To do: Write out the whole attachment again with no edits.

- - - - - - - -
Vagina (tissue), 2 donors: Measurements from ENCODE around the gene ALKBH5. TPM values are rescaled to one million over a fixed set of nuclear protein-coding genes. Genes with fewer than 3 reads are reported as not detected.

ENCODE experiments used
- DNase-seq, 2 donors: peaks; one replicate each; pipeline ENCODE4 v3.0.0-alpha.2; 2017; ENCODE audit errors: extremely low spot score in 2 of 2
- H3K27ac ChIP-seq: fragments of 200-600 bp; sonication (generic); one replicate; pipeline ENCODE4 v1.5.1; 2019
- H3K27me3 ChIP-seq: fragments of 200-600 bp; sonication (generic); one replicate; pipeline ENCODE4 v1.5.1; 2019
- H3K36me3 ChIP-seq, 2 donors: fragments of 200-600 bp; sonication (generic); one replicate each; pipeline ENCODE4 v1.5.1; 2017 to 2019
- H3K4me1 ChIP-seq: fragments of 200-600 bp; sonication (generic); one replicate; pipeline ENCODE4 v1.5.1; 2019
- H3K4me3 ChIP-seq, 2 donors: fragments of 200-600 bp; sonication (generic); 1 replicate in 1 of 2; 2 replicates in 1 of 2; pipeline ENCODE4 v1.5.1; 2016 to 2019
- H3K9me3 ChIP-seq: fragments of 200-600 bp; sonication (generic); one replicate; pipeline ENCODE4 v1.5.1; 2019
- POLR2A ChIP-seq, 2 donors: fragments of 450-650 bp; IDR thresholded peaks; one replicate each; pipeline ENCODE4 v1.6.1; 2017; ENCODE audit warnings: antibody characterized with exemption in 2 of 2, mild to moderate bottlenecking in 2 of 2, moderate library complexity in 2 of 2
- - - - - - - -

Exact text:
Vagina (tissue), 2 donors: Measurements from ENCODE around the gene ALKBH5. TPM values are rescaled to one million over a fixed set of nuclear protein-coding genes. Genes with fewer than 3 reads are reported as not detected.

ENCODE experiments used
- DNase-seq, 2 donors: peaks; one replicate each; pipeline ENCODE4 v3.0.0-alpha.2; 2017; ENCODE audit errors: extremely low spot score in 2 of 2
- H3K27ac ChIP-seq: fragments of 200-600 bp; sonication (generic); one replicate; pipeline ENCODE4 v1.5.1; 2019
- H3K27me3 ChIP-seq: fragments of 200-600 bp; sonication (generic); one replicate; pipeline ENCODE4 v1.5.1; 2019
- H3K36me3 ChIP-seq, 2 donors: fragments of 200-600 bp; sonication (generic); one replicate each; pipeline ENCODE4 v1.5.1; 2017 to 2019
- H3K4me1 ChIP-seq: fragments of 200-600 bp; sonication (generic); one replicate; pipeline ENCODE4 v1.5.1; 2019
- H3K4me3 ChIP-seq, 2 donors: fragments of 200-600 bp; sonication (generic); 1 replicate in 1 of 2; 2 replicates in 1 of 2; pipeline ENCODE4 v1.5.1; 2016 to 2019
- H3K9me3 ChIP-seq: fragments of 200-600 bp; sonication (generic); one replicate; pipeline ENCODE4 v1.5.1; 2019
- POLR2A ChIP-seq, 2 donors: fragments of 450-650 bp; IDR thresholded peaks; one replicate each; pipeline ENCODE4 v1.6.1; 2017; ENCODE audit warnings: antibody characterized with exemption in 2 of 2, mild to moderate bottlenecking in 2 of 2, moderate library complexity in 2 of 2